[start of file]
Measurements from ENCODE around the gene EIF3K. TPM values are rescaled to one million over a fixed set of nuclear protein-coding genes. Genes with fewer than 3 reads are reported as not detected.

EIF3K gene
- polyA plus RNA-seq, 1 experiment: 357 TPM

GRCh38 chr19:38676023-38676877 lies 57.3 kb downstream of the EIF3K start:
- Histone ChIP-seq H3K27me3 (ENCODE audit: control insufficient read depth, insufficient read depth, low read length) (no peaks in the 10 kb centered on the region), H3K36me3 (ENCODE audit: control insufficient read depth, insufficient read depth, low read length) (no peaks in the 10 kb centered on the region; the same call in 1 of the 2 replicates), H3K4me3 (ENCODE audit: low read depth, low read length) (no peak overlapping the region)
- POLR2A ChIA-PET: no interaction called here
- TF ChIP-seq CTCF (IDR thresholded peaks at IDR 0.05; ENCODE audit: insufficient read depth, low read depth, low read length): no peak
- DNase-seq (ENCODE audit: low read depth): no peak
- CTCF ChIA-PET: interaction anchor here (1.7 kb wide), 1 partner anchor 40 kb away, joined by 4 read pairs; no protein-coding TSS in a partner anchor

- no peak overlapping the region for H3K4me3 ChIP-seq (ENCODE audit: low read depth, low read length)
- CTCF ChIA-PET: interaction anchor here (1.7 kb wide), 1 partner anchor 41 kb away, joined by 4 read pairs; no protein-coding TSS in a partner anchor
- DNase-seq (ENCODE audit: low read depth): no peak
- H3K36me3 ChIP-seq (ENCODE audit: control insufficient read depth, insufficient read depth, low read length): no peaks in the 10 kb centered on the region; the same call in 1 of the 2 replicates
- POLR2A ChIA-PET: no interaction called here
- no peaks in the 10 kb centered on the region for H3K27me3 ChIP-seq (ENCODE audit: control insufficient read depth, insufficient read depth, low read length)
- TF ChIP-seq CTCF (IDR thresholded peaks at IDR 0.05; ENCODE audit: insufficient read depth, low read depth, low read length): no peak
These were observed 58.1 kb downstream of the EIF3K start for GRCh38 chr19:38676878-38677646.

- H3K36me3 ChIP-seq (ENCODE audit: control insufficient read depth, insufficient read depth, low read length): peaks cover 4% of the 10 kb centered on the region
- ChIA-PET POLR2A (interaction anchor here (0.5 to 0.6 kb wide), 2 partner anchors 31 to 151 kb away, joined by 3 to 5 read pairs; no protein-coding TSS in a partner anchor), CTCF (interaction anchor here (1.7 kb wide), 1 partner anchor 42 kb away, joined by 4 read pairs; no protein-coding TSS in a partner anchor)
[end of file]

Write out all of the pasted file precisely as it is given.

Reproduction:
Measurements from ENCODE around the gene EIF3K. TPM values are rescaled to one million over a fixed set of nuclear protein-coding genes. Genes with fewer than 3 reads are reported as not detected.

EIF3K gene
- polyA plus RNA-seq, 1 experiment: 357 TPM

GRCh38 chr19:38676023-38676877 lies 57.3 kb downstream of the EIF3K start:
- Histone ChIP-seq H3K27me3 (ENCODE audit: control insufficient read depth, insufficient read depth, low read length) (no peaks in the 10 kb centered on the region), H3K36me3 (ENCODE audit: control insufficient read depth, insufficient read depth, low read length) (no peaks in the 10 kb centered on the region; the same call in 1 of the 2 replicates), H3K4me3 (ENCODE audit: low read depth, low read length) (no peak overlapping the region)
- POLR2A ChIA-PET: no interaction called here
- TF ChIP-seq CTCF (IDR thresholded peaks at IDR 0.05; ENCODE audit: insufficient read depth, low read depth, low read length): no peak
- DNase-seq (ENCODE audit: low read depth): no peak
- CTCF ChIA-PET: interaction anchor here (1.7 kb wide), 1 partner anchor 40 kb away, joined by 4 read pairs; no protein-coding TSS in a partner anchor

- no peak overlapping the region for H3K4me3 ChIP-seq (ENCODE audit: low read depth, low read length)
- CTCF ChIA-PET: interaction anchor here (1.7 kb wide), 1 partner anchor 41 kb away, joined by 4 read pairs; no protein-coding TSS in a partner anchor
- DNase-seq (ENCODE audit: low read depth): no peak
- H3K36me3 ChIP-seq (ENCODE audit: control insufficient read depth, insufficient read depth, low read length): no peaks in the 10 kb centered on the region; the same call in 1 of the 2 replicates
- POLR2A ChIA-PET: no interaction called here
- no peaks in the 10 kb centered on the region for H3K27me3 ChIP-seq (ENCODE audit: control insufficient read depth, insufficient read depth, low read length)
- TF ChIP-seq CTCF (IDR thresholded peaks at IDR 0.05; ENCODE audit: insufficient read depth, low read depth, low read length): no peak
These were observed 58.1 kb downstream of the EIF3K start for GRCh38 chr19:38676878-38677646.

- H3K36me3 ChIP-seq (ENCODE audit: control insufficient read depth, insufficient read depth, low read length): peaks cover 4% of the 10 kb centered on the region
- ChIA-PET POLR2A (interaction anchor here (0.5 to 0.6 kb wide), 2 partner anchors 31 to 151 kb away, joined by 3 to 5 read pairs; no protein-coding TSS in a partner anchor), CTCF (interaction anchor here (1.7 kb wide), 1 partner anchor 42 kb away, joined by 4 read pairs; no protein-coding TSS in a partner anchor)